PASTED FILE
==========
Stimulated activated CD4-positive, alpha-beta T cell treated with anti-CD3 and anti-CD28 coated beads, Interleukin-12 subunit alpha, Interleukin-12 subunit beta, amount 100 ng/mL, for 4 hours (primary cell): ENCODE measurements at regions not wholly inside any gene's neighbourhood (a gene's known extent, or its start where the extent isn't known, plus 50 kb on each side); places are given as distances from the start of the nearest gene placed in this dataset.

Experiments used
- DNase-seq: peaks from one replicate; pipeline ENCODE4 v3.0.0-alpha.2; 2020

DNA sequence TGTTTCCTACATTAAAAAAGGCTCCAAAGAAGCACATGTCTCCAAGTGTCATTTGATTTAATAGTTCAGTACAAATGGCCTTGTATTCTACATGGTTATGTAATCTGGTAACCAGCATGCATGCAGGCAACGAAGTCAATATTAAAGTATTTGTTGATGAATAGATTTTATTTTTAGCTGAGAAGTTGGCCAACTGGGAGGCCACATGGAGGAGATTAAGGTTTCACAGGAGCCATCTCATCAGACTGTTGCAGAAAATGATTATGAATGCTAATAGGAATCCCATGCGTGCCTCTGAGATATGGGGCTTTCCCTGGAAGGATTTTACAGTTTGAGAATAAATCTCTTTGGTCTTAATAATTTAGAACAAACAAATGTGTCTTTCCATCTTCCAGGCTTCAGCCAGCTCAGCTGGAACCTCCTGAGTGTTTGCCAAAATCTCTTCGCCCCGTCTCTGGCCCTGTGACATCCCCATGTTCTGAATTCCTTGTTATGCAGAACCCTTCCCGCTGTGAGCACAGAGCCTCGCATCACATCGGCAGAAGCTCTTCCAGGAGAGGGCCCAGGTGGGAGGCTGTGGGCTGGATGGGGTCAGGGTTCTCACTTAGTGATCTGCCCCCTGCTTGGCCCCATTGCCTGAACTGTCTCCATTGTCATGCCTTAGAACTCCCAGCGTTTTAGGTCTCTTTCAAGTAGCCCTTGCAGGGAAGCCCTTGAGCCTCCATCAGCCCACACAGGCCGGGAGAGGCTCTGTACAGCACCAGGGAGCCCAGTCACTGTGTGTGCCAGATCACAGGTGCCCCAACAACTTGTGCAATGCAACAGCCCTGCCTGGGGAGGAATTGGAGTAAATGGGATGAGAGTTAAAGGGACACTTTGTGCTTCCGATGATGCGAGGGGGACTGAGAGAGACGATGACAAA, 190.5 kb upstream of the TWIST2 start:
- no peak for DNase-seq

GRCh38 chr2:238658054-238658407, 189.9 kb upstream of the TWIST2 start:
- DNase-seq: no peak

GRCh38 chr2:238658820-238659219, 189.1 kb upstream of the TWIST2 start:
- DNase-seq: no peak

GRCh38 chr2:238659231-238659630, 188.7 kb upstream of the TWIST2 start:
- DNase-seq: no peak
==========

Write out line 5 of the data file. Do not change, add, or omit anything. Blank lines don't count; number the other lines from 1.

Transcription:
- no peak for DNase-seq